Within the labyrinth of the inner ear lie collections of calcium crystals known as otoconia. In patients with BPPV, the otoconia are dislodged from their usual position within the utricle and they migrate over time into one of the semicircular canals (the posterior canal is most commonly affected due to its anatomical position). When the head is reoriented relative to gravity, the gravity-dependent movement of the heavier otoconial debris (colloquially "ear rocks") within the affected semicircular canal causes abnormal (pathological) fluid endolymph displacement and a resultant sensation of vertigo. This more common condition is known as canalithiasis

    We also found a series of physiotherapy manoeuvres to releave the symptoms.

    The Epley maneuver (particle repositioning) does not address the actual presence of the particles (otoconia), rather it changes their location. The maneuver aims to move these particles from areas in the inner ear which cause symptoms, such as vertigo, and repositions them to where they do not cause these problems.
    The Brandt-Daroff exercises may be prescribed by the clinician as a home treatment method usually in conjunction with particle repositioning maneuvers or in lieu of the particle repositioning maneuver. The exercise is a form of habituation exercise, designed to allow the patient to become accustom to the position which causes the vertigo symptoms. The Brandt-Daroff exercises are performed in a similar fashion to the Semont maneuver; however, as the patient rolls onto the unaffected side, the head is rotated toward the affected side.[SUP][11][/SUP] The exercise is typically performed 3 times a day with 5-10 repetitions each time, until symptoms of vertigo have resolved for at least 2 days.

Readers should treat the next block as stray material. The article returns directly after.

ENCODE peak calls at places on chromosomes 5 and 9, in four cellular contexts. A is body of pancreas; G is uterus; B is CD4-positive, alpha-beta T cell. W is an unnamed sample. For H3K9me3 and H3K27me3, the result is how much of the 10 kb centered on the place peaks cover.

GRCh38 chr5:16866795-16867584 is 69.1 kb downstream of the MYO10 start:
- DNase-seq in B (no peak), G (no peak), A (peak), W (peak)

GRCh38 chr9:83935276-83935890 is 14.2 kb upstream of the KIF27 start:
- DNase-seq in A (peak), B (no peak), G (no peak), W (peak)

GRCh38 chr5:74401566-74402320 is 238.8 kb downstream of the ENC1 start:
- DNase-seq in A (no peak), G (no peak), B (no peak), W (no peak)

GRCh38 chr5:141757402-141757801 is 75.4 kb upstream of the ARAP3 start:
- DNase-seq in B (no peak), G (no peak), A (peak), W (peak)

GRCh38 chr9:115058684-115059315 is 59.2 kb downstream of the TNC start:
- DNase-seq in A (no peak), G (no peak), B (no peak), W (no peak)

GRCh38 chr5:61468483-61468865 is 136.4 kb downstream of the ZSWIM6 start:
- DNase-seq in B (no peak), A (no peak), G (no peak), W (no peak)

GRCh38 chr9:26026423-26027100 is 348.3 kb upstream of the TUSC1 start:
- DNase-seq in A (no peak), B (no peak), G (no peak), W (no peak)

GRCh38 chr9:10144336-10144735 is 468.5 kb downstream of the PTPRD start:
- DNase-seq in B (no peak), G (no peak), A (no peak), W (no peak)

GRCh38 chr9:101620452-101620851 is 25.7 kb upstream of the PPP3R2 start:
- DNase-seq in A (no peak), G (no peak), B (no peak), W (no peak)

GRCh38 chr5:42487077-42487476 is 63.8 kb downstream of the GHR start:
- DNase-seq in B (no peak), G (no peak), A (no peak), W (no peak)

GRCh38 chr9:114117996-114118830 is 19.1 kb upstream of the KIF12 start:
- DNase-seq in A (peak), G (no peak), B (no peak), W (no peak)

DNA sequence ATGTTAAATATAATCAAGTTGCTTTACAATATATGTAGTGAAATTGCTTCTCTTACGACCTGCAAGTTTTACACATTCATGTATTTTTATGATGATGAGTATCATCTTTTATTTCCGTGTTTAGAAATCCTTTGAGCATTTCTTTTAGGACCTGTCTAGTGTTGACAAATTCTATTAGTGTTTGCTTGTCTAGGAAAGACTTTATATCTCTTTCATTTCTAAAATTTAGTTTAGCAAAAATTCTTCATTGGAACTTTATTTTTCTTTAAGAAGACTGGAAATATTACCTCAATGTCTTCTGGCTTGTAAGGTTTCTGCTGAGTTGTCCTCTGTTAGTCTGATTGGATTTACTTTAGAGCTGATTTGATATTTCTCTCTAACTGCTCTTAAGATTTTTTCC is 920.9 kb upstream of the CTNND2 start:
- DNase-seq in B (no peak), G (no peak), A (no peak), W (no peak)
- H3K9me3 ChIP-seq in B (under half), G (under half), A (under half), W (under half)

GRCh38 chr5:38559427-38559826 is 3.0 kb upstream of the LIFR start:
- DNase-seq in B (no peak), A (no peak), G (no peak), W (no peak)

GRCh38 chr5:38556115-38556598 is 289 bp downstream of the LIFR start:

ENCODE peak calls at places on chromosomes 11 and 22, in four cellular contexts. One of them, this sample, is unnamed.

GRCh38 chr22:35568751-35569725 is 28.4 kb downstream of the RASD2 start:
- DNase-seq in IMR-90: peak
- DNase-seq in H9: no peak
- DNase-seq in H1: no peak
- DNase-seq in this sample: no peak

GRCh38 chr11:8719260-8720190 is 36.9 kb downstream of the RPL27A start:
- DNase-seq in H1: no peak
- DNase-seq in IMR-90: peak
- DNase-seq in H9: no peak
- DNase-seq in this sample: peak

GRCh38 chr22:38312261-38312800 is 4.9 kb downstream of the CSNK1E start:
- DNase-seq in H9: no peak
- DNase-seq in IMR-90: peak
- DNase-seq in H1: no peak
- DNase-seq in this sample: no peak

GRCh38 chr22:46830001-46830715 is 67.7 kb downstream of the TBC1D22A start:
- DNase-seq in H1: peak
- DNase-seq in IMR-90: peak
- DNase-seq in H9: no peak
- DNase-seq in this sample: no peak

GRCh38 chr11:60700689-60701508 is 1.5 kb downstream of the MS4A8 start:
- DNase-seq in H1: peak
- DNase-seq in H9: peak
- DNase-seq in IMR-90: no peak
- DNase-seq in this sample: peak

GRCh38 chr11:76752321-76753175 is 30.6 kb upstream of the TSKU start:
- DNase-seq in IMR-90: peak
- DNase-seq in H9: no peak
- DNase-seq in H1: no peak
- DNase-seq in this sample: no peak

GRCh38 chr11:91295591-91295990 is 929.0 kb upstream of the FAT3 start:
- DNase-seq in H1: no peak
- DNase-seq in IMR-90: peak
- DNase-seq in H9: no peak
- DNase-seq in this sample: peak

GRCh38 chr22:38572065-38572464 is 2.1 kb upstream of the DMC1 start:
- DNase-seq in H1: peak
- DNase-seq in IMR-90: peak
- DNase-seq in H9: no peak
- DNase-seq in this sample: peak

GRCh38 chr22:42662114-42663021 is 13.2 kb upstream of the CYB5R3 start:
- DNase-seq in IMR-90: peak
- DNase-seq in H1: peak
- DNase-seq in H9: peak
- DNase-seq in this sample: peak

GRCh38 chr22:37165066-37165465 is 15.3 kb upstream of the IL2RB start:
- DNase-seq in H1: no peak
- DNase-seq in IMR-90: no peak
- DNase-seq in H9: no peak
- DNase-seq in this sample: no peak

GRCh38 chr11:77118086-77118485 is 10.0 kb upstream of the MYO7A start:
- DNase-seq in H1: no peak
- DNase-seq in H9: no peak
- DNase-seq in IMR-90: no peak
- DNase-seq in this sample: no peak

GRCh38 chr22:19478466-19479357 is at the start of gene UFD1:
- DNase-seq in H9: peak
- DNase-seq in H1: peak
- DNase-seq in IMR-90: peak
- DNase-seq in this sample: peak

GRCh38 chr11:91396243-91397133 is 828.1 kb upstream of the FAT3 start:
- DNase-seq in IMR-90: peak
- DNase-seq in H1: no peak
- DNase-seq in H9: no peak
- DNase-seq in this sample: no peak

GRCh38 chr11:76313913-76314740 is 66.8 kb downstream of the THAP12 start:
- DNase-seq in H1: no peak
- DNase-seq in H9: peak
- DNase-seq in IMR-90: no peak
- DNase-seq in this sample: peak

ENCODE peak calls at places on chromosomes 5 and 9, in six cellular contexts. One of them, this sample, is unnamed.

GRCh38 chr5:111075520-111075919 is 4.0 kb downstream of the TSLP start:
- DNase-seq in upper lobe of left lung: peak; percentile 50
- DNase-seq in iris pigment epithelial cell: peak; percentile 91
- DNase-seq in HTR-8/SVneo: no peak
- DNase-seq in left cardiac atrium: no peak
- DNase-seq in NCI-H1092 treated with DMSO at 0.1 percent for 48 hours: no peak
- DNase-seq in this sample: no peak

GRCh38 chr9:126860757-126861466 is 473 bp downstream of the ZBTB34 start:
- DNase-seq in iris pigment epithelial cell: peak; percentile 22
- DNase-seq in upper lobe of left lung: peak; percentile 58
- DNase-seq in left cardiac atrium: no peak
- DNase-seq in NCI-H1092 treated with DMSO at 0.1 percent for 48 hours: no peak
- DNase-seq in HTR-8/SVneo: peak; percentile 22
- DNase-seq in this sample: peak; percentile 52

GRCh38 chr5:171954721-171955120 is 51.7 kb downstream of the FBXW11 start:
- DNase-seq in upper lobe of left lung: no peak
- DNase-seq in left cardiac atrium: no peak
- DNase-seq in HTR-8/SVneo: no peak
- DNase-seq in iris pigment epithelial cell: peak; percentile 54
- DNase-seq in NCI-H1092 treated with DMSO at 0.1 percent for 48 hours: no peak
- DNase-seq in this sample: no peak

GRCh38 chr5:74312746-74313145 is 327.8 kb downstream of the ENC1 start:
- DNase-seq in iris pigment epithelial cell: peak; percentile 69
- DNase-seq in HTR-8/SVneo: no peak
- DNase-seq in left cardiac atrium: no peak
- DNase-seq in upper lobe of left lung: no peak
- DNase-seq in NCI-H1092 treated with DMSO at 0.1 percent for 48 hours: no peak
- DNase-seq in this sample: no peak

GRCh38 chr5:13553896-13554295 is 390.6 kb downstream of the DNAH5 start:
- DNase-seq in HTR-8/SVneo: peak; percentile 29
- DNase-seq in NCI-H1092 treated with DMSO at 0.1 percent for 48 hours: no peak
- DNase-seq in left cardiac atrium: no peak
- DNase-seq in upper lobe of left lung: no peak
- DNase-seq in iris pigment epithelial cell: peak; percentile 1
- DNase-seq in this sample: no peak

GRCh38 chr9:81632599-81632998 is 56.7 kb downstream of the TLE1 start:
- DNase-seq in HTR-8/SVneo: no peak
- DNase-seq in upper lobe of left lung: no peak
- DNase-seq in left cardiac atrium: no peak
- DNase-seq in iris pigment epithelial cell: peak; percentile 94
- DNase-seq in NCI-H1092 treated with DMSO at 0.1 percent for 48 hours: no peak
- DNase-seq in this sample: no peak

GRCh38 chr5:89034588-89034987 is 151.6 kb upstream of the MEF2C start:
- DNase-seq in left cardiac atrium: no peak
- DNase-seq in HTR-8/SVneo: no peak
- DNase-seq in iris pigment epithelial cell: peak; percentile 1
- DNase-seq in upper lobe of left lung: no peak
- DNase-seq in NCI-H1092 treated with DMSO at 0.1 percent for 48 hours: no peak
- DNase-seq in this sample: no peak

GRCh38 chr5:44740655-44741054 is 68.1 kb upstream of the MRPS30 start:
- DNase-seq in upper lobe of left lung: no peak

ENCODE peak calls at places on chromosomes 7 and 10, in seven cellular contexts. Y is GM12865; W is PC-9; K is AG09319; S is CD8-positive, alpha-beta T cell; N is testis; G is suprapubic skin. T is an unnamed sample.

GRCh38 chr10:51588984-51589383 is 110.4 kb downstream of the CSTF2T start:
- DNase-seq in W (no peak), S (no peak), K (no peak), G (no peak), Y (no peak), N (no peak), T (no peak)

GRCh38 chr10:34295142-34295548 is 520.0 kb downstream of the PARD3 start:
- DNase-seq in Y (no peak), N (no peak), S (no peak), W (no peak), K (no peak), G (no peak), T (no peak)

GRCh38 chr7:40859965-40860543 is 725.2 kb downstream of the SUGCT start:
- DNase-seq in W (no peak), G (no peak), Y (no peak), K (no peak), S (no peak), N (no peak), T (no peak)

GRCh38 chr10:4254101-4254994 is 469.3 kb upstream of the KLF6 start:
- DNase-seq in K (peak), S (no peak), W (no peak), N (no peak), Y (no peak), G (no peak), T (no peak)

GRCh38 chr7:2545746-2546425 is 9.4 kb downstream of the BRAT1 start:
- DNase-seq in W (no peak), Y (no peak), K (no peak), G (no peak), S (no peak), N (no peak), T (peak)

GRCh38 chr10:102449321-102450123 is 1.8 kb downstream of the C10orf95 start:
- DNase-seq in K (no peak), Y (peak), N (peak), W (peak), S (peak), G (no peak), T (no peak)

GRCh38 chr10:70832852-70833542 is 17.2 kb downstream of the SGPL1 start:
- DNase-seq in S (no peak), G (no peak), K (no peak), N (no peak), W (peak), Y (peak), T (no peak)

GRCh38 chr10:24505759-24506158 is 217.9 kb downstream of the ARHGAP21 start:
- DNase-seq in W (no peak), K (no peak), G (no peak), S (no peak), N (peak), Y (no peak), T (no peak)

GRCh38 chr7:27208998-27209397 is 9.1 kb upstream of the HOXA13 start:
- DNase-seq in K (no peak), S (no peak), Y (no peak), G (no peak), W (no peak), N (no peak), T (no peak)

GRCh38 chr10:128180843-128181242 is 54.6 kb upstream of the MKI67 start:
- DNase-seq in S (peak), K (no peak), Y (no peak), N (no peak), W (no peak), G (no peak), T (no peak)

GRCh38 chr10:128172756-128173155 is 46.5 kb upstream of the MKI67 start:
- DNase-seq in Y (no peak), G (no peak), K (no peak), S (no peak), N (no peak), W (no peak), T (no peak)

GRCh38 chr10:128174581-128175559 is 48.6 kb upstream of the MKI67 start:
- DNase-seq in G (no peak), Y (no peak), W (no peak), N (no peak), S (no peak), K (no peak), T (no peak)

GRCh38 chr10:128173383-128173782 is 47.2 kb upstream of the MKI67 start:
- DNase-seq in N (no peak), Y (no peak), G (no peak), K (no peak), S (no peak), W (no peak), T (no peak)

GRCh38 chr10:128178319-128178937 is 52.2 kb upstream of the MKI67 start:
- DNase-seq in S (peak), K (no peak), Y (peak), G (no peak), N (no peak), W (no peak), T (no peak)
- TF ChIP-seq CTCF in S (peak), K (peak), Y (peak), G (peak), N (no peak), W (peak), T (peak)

Yesterday afternoon after several Epley Maneuver applications the sypmtoms all but disappeared. He felt well enough that this morning we took the Tank-Ha trip to Cozumael and did two dives. The dives were no problem. The slight underlying feeling of dizziness is still there but it could persist for a couple of days according to the information we garnered. He will repeat the Epley again a couple times tonight and still plan to dive tomorrow. After the rough boat ride back from Cozumel I haven't found my land legs yet either.

    He will be making an appointment to see his doctor and get referred to ENT as soon as he gets home even it the symtoms are completely gone.